- Mobile app loads public key of ID consumer, security key and URL where to publish identity data.
- Mobile app requests approval from user to share identity details with ID consumer identified by Ethereum address. Underlying blockchain protocol provides validation for this address and user can be sure about the trustworthiness of identity data receiver.
- Identity data is signed by user’s Ethereum key and encrypted using asymmetric encryption for public key of ID consumer.
- Encrypted payload is sent to ID consumer together with security key.
- ID consumer uses the security key to decrypt the private key, that is encrypted at rest and is specific to this login session.
- When private key is recovered, consumer uses it to decrypt the payload.
- The signature in decrypted payload is used to recover the signee Ethereum public key and address. If address matches the one in payload, we can assume successful login.
Nuts and bolts
As usually the fun part is described in inline comments with code, so check the code and comments, it is pretty simple.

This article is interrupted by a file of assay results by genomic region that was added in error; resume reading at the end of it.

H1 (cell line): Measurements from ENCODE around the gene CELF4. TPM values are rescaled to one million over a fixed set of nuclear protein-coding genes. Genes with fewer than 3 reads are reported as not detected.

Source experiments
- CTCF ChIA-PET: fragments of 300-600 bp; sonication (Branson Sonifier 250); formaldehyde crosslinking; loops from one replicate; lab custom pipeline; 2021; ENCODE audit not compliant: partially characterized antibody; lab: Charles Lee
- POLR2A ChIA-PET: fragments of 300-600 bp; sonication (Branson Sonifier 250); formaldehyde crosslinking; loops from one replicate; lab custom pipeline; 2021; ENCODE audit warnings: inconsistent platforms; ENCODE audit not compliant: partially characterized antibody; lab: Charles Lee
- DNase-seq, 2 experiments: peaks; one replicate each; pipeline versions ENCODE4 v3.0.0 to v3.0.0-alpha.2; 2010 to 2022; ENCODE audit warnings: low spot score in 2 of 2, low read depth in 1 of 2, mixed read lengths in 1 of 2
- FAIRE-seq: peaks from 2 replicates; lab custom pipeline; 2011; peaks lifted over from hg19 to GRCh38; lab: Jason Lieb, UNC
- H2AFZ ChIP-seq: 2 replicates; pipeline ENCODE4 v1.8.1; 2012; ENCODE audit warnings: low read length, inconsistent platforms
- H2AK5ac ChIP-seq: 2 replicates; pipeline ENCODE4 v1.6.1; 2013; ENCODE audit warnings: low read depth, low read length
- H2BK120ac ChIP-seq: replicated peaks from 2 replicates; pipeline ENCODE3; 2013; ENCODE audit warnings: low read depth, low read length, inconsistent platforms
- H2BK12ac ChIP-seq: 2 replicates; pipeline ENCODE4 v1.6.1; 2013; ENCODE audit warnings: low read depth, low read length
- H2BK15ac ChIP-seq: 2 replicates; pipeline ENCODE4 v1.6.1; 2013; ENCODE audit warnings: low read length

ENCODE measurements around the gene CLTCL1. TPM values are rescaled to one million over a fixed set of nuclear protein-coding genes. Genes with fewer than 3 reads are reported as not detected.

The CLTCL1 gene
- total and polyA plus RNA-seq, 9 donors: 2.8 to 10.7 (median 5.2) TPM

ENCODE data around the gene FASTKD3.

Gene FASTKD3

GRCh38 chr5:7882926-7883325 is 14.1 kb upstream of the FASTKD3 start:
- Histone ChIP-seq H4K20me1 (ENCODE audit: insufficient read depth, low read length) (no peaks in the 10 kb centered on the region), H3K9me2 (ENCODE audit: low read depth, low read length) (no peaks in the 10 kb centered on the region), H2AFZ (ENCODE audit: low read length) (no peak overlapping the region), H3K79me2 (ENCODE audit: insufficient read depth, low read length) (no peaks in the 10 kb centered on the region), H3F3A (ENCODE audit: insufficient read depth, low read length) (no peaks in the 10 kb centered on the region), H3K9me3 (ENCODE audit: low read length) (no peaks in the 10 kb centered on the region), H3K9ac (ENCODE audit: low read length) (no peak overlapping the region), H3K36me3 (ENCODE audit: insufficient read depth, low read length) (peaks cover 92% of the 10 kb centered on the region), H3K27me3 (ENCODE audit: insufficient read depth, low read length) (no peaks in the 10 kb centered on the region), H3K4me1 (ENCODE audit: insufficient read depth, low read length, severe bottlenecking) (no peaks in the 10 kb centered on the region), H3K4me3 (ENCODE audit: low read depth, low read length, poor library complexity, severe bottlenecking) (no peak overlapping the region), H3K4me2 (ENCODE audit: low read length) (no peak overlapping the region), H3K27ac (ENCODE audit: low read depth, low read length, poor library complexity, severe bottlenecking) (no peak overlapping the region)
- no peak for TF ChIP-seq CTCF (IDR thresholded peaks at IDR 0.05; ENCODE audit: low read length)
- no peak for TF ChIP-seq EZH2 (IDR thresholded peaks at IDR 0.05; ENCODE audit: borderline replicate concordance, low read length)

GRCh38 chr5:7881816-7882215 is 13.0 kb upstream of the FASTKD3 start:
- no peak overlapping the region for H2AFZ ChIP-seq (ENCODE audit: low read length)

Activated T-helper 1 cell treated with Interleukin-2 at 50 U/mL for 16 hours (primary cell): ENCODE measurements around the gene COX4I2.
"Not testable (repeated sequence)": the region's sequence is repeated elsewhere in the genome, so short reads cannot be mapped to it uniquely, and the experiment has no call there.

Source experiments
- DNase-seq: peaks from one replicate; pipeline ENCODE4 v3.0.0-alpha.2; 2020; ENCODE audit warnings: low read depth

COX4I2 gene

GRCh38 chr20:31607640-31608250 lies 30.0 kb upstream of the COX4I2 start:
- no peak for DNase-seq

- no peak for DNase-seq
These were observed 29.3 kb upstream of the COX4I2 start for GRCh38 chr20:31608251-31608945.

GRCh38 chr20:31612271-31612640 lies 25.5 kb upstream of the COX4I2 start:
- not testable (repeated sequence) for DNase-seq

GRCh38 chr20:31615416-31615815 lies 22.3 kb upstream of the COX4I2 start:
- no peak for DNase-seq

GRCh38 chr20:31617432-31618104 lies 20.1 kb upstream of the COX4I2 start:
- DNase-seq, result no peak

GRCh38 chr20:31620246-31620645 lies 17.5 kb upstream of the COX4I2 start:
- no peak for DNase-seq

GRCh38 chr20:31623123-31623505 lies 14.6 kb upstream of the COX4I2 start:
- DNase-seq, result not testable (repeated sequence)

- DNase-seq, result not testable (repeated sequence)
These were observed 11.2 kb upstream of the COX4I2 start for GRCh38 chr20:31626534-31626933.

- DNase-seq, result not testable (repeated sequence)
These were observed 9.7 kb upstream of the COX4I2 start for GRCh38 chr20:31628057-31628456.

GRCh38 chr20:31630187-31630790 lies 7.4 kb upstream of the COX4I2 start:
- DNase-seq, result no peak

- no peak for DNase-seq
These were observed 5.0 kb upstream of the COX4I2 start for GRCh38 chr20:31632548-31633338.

QR code is generated by the following code. We are establishing a unique identifier for login session and specifying the receiver of identity information. As QR codes have a short lifespan, we also have to include timestamp, for mobile app to be able to show countdown timer when request expires.
URI schema kycex refers to schema registered by mobile app to be able to handle authentication requests from any QR code reader app. If you are implementing something similar, it would make sense also to add mobile browser detection in your ID consumer code and instead of QR code display a deeplink to fire up you app directly on device.
Mobile app then uses eu (encryption URL) parameter to retrieve a public key for payload encryption.